King Henry VI, Part 1 | Critical Essay by Margaret E. Owens

This literature criticism consists of approximately 12 pages of analysis & critique of King Henry VI, Part 1.
This section contains 6,447 words
(approx. 22 pages at 300 words per page)
Buy the Critical Essay by Clifford Leech

Critical Essay by Margaret E. Owens

SOURCE: “The Many-Headed Monster in Henry VI, Part 2,” in Criticism, Vol. 38, No. 3, Summer, 1996, pp. 367-82.

In the essay below, Owens probes the political dimension of Henry VI’s imagery of severed heads.

The spectacle of the severed head is so common a feature of Elizabethan and Jacobean history plays that it invites identification as the emblem (or perhaps fetish) that most prominently characterizes the genre. Visual representations of severed heads occur in a broad range of history plays, including Thomas Lodge's The Wounds of Civil War, George Peele's Edward I, William Shakespeare's Henry VI, Parts 2 and 3, Richard III, and Macbeth, George Chapman's Caesar and Pompey, Thomas Dekker's Sir Thomas Wyatt, and John Fletcher and Philip Massinger's Sir John van Olden Barnavelt.1 The reasons for the prevalence of the severed head in the history...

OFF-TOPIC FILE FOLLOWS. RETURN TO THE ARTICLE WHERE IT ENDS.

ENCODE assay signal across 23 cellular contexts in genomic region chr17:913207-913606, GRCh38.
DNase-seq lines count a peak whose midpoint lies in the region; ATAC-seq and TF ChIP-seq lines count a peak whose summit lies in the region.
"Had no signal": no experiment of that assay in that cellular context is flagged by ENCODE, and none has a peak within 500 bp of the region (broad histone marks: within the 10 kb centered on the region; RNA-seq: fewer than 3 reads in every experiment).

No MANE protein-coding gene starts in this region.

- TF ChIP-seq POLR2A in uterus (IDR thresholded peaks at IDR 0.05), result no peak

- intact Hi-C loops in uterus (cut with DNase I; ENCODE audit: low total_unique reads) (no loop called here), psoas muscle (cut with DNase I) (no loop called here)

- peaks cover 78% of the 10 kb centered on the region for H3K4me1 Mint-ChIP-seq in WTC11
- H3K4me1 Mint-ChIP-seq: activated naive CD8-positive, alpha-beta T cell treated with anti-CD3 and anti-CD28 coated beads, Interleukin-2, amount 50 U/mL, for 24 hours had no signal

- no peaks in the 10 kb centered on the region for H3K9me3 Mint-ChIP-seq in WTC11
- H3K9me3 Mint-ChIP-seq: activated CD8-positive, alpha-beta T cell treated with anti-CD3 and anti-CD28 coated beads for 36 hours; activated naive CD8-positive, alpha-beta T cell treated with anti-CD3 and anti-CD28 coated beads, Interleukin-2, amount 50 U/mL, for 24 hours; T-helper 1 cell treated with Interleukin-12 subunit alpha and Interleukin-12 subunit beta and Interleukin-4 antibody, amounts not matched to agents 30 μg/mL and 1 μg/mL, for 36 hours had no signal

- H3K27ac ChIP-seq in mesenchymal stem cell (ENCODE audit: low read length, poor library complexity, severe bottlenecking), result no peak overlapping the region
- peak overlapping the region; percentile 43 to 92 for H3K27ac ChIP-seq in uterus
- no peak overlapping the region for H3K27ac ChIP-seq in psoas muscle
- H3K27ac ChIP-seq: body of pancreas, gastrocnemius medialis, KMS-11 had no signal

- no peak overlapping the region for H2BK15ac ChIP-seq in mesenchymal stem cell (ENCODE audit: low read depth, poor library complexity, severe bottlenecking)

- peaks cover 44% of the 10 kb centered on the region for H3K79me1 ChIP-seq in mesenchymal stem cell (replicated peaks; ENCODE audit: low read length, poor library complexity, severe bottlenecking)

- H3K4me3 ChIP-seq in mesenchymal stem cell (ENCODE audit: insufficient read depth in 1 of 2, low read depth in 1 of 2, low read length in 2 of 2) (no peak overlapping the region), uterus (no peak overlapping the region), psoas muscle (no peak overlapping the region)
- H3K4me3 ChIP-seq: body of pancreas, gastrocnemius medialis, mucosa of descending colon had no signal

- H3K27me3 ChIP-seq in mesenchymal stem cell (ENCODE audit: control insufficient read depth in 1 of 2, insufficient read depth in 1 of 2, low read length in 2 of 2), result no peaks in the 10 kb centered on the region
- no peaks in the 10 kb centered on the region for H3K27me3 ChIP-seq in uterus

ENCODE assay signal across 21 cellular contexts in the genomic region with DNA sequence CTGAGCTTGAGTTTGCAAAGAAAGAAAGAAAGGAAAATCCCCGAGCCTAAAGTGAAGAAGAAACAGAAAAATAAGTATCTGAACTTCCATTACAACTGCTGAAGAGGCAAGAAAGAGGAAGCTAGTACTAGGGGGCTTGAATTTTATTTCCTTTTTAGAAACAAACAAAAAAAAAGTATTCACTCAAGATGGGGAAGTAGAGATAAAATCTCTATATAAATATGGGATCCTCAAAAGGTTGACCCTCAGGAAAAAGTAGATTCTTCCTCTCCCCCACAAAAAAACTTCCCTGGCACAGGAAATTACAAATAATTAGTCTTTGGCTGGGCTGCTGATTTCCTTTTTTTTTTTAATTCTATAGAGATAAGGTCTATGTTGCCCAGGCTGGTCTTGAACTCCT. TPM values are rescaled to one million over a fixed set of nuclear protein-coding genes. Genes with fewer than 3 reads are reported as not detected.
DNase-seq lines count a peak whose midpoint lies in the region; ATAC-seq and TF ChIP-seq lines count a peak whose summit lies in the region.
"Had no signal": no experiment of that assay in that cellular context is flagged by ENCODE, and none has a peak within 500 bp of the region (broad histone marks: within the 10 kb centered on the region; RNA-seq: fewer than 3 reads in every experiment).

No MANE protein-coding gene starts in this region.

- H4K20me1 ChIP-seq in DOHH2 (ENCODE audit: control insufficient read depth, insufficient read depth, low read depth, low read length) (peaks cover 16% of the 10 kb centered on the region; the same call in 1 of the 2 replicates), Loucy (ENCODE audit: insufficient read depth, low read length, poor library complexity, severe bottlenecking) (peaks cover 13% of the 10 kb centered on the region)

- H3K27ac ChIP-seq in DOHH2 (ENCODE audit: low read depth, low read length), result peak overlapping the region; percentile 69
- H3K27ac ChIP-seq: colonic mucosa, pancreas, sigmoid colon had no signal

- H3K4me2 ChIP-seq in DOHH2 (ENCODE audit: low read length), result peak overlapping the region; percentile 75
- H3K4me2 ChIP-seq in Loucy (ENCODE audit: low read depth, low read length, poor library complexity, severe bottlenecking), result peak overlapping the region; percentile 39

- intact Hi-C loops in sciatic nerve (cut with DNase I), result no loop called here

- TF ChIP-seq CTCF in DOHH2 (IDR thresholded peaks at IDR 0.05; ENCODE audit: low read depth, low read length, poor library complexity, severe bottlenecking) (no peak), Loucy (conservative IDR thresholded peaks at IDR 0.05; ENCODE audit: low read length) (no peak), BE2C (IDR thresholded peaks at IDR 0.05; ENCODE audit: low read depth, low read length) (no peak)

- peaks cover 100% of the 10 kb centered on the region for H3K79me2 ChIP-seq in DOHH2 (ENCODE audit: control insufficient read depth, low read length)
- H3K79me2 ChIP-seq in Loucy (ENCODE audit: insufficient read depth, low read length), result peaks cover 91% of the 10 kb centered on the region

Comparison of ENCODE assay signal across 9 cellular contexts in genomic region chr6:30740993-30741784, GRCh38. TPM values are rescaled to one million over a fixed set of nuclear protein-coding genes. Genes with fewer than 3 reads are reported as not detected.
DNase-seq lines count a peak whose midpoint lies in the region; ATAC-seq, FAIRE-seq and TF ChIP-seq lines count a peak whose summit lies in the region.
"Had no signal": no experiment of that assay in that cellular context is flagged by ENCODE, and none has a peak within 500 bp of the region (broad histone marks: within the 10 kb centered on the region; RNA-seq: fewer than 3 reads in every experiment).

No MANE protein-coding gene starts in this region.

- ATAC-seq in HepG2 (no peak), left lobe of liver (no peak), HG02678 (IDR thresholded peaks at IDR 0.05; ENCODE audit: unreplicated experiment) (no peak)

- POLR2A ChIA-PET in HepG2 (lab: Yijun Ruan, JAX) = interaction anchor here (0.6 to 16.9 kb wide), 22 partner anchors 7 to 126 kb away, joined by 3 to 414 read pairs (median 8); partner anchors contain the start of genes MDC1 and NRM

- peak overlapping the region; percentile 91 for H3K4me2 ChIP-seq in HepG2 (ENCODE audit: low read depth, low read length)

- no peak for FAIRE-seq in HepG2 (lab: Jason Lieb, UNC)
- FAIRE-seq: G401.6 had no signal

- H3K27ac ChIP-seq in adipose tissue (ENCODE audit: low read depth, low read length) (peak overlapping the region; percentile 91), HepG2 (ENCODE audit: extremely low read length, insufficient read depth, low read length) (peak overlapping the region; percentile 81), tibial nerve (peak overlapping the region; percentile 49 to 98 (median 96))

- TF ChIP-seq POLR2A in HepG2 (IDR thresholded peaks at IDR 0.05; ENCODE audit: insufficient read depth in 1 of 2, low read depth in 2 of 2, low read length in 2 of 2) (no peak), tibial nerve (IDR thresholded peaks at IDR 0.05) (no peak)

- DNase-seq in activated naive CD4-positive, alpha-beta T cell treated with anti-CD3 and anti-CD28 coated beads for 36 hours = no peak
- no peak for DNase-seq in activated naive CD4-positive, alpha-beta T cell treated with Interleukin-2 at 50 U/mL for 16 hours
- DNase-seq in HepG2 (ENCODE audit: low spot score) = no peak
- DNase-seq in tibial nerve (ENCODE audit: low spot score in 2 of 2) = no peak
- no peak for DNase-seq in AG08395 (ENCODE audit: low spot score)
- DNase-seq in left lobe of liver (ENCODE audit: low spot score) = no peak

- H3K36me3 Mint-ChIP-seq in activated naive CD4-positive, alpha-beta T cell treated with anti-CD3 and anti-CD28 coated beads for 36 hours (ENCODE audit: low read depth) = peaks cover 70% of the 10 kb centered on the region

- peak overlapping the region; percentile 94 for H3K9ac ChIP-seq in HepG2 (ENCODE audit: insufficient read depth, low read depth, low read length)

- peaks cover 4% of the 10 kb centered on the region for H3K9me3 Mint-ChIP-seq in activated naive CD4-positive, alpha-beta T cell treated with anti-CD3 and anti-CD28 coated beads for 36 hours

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This section contains 6,447 words
(approx. 22 pages at 300 words per page)
Buy the Critical Essay by Clifford Leech